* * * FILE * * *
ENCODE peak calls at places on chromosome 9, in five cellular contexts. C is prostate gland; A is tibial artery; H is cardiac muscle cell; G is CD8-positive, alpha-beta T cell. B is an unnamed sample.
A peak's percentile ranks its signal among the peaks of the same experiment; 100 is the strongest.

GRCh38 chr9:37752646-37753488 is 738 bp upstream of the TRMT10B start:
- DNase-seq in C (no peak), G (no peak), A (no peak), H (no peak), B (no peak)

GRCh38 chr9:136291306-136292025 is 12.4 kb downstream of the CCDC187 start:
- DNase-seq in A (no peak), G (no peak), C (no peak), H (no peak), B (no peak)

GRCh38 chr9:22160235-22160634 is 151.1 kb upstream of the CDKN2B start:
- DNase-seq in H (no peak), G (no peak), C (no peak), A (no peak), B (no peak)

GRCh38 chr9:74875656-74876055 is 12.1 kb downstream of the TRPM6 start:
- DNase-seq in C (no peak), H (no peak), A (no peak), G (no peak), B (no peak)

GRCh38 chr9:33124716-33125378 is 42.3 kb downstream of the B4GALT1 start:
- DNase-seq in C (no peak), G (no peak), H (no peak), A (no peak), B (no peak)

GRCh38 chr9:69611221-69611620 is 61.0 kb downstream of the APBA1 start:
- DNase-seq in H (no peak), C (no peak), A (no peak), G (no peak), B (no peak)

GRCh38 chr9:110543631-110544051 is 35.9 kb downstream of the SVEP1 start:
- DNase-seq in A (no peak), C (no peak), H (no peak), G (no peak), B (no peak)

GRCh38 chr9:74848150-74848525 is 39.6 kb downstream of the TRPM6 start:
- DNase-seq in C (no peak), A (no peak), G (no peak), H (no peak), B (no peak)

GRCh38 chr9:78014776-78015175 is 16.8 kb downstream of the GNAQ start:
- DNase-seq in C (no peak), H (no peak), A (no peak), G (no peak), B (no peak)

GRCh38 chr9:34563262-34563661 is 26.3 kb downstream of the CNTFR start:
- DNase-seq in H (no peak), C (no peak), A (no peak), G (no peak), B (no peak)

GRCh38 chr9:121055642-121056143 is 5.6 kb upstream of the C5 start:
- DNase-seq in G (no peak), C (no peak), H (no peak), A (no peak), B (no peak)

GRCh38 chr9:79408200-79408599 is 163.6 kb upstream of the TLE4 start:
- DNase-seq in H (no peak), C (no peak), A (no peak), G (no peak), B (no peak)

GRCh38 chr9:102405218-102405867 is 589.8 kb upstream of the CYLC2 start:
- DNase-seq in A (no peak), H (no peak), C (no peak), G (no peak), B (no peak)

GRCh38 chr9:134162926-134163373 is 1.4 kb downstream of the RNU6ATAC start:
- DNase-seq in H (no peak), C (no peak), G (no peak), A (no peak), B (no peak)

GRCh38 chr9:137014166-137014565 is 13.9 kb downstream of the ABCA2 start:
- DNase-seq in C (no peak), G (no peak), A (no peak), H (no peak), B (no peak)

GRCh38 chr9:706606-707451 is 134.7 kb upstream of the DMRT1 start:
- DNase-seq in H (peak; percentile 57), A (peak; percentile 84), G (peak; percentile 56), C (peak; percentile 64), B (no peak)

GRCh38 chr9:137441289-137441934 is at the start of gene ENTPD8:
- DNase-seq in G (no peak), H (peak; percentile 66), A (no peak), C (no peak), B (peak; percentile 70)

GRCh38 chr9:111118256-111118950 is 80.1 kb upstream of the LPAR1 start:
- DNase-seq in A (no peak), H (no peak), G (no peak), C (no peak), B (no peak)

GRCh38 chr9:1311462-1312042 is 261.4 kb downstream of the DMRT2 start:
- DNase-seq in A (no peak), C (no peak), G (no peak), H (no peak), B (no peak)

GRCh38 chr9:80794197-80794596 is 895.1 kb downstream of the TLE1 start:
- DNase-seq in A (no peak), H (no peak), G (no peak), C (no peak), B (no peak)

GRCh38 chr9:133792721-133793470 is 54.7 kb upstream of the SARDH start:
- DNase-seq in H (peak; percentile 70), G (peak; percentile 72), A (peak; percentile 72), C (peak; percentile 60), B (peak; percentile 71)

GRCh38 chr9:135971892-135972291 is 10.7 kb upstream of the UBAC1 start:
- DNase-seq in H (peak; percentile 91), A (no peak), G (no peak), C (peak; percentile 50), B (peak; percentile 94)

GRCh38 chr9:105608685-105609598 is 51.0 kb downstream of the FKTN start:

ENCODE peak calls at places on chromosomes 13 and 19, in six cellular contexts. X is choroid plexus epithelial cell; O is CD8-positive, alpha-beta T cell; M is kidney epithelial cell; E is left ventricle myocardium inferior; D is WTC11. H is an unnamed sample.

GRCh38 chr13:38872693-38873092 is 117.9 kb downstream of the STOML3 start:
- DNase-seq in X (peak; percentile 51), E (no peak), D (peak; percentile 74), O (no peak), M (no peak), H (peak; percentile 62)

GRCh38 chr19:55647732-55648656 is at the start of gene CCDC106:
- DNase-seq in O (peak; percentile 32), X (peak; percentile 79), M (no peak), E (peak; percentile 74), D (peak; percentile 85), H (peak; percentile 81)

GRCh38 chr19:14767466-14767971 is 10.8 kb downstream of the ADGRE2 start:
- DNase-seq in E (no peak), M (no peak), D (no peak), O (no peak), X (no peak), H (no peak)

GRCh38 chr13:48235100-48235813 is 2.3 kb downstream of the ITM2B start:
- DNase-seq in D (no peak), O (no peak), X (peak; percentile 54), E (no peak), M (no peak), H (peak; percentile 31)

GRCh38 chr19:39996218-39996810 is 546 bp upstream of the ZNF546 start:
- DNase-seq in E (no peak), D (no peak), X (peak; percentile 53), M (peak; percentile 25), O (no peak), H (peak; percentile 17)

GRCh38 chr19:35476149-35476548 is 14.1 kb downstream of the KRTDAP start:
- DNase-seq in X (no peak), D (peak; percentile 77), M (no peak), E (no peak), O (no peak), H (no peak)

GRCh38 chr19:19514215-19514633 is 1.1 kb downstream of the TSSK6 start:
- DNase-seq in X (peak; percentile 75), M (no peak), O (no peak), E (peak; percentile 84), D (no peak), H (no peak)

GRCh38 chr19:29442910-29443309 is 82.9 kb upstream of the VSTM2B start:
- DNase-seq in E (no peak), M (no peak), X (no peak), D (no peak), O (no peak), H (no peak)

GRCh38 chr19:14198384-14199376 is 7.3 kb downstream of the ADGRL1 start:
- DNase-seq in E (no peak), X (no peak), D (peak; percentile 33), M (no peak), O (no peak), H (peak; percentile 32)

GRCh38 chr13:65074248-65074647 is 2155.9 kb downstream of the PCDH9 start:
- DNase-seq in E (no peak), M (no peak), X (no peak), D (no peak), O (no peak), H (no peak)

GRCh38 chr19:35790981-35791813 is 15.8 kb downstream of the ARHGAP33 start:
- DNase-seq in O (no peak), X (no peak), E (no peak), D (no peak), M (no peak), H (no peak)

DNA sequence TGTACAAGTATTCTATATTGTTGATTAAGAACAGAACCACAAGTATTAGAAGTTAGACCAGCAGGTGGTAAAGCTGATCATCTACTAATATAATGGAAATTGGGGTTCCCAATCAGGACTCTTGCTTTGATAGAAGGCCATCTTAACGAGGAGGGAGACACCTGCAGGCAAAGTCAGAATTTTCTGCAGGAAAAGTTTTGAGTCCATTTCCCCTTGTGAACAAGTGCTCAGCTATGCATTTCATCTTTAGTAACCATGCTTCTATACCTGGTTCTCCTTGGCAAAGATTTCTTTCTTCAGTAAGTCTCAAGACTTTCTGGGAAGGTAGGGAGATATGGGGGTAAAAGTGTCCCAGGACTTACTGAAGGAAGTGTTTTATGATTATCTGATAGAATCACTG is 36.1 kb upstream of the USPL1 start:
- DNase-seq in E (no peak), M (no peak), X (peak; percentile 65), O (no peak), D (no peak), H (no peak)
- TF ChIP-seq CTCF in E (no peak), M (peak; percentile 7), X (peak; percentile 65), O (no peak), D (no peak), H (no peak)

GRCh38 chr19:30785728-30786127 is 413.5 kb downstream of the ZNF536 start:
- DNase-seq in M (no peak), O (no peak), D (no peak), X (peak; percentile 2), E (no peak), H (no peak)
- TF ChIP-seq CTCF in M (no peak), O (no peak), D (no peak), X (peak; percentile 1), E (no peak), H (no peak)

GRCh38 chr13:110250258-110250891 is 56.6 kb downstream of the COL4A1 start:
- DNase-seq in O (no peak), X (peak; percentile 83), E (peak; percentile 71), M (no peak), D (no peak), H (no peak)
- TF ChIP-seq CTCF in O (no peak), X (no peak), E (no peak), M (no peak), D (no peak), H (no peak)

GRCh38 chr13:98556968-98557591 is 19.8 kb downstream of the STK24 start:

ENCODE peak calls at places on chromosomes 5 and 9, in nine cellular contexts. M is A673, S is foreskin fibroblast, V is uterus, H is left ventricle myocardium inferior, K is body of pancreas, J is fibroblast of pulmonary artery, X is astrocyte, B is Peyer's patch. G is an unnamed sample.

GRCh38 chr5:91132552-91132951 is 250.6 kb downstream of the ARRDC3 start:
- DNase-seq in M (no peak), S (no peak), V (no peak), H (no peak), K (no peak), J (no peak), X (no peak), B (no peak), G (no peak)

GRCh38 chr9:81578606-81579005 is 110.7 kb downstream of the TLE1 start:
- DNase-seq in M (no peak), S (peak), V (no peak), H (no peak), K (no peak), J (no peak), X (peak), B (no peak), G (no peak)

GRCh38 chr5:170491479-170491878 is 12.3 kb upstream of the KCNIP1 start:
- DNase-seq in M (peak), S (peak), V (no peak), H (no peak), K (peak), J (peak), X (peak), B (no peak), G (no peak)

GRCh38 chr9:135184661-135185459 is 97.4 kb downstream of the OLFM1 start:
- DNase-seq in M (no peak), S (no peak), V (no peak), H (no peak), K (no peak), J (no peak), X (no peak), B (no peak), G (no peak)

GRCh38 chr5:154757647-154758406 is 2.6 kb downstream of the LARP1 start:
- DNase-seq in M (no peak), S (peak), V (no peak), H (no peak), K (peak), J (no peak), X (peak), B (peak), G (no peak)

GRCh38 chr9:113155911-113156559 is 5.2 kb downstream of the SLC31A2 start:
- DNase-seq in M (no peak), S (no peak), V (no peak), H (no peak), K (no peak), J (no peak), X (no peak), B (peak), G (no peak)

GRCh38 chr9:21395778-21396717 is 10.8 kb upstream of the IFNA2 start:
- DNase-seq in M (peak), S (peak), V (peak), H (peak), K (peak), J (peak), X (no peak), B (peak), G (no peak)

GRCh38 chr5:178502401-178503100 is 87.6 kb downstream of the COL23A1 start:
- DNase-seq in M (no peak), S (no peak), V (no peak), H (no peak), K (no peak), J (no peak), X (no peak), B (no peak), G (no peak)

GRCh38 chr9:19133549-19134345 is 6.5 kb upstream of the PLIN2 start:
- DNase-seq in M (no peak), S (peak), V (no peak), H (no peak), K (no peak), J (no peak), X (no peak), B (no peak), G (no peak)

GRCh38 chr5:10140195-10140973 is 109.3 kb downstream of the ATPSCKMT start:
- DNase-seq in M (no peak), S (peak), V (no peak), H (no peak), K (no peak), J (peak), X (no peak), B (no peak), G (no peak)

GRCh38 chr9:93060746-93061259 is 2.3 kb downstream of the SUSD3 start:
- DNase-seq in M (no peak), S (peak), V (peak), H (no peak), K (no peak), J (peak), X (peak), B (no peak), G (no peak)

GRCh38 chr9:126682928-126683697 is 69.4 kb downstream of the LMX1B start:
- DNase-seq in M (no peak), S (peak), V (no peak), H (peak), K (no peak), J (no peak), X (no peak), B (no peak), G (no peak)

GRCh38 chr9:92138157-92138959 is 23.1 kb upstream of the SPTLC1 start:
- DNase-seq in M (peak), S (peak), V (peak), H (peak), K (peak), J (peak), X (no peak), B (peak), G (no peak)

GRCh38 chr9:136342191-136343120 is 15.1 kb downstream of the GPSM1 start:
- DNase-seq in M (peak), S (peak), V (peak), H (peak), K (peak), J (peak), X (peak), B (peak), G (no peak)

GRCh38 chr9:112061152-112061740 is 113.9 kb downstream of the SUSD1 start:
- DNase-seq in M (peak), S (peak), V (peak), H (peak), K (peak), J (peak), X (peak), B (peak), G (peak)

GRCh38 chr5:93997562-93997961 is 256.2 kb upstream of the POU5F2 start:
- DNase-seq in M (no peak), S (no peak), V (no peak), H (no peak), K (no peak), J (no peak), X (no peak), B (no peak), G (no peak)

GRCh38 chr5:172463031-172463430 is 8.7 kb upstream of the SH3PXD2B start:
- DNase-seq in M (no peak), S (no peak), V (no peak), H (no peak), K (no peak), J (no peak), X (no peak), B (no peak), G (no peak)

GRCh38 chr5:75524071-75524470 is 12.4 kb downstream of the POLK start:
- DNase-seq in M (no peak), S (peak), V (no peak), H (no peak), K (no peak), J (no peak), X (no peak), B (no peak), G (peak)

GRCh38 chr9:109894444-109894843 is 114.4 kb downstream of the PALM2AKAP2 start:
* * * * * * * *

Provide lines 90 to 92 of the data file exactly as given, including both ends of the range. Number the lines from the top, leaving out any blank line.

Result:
GRCh38 chr5:154757647-154758406 is 2.6 kb downstream of the LARP1 start:
- DNase-seq in M (no peak), S (peak), V (no peak), H (no peak), K (peak), J (no peak), X (peak), B (peak), G (no peak)

GRCh38 chr9:113155911-113156559 is 5.2 kb downstream of the SLC31A2 start: